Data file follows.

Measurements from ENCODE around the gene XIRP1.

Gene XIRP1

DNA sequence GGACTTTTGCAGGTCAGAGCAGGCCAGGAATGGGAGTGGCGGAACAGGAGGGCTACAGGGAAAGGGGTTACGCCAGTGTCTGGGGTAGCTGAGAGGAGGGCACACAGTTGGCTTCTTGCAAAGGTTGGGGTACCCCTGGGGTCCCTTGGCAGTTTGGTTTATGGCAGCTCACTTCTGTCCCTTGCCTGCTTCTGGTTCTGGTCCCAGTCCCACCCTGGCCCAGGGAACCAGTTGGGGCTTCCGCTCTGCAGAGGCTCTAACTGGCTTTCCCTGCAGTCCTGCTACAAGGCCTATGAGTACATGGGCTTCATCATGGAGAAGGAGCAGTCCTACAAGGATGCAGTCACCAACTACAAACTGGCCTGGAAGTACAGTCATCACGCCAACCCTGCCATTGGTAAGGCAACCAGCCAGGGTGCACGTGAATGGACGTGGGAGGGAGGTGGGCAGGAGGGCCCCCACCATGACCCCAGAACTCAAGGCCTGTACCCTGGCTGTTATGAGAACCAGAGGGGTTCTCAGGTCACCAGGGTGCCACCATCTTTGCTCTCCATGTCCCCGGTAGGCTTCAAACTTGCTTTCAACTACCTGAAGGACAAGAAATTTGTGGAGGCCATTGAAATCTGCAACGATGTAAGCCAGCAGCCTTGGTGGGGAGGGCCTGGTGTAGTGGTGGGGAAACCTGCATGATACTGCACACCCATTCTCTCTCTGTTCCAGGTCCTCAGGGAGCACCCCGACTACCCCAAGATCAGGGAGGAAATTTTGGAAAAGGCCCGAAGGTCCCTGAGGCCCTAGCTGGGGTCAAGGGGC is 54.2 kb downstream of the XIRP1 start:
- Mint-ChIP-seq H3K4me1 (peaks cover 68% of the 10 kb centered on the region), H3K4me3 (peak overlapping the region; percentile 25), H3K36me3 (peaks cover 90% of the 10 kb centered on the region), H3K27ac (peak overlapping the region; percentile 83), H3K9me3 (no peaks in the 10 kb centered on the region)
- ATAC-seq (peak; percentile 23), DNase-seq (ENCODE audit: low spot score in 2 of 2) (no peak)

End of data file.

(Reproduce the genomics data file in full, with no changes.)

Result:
Measurements from ENCODE around the gene XIRP1.

Gene XIRP1

DNA sequence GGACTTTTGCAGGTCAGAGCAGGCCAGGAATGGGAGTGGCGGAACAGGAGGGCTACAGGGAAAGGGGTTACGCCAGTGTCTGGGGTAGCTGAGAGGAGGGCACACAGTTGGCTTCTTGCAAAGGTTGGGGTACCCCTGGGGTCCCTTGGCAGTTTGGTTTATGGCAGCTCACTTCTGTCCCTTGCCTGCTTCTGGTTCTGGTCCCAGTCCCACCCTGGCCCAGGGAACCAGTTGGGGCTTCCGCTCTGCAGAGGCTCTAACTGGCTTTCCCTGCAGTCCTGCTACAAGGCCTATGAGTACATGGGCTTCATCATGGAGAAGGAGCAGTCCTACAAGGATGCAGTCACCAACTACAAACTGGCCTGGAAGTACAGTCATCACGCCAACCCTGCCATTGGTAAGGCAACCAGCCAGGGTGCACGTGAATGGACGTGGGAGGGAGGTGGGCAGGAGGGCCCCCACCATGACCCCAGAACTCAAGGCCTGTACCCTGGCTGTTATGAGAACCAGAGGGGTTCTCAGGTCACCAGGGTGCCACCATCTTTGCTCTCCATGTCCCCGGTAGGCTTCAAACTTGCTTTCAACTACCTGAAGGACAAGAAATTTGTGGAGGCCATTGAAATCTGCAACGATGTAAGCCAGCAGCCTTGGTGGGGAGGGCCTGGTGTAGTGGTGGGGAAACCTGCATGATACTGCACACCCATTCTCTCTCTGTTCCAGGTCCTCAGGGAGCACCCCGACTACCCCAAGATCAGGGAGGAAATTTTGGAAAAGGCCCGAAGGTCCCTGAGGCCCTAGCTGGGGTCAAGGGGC is 54.2 kb downstream of the XIRP1 start:
- Mint-ChIP-seq H3K4me1 (peaks cover 68% of the 10 kb centered on the region), H3K4me3 (peak overlapping the region; percentile 25), H3K36me3 (peaks cover 90% of the 10 kb centered on the region), H3K27ac (peak overlapping the region; percentile 83), H3K9me3 (no peaks in the 10 kb centered on the region)
- ATAC-seq (peak; percentile 23), DNase-seq (ENCODE audit: low spot score in 2 of 2) (no peak)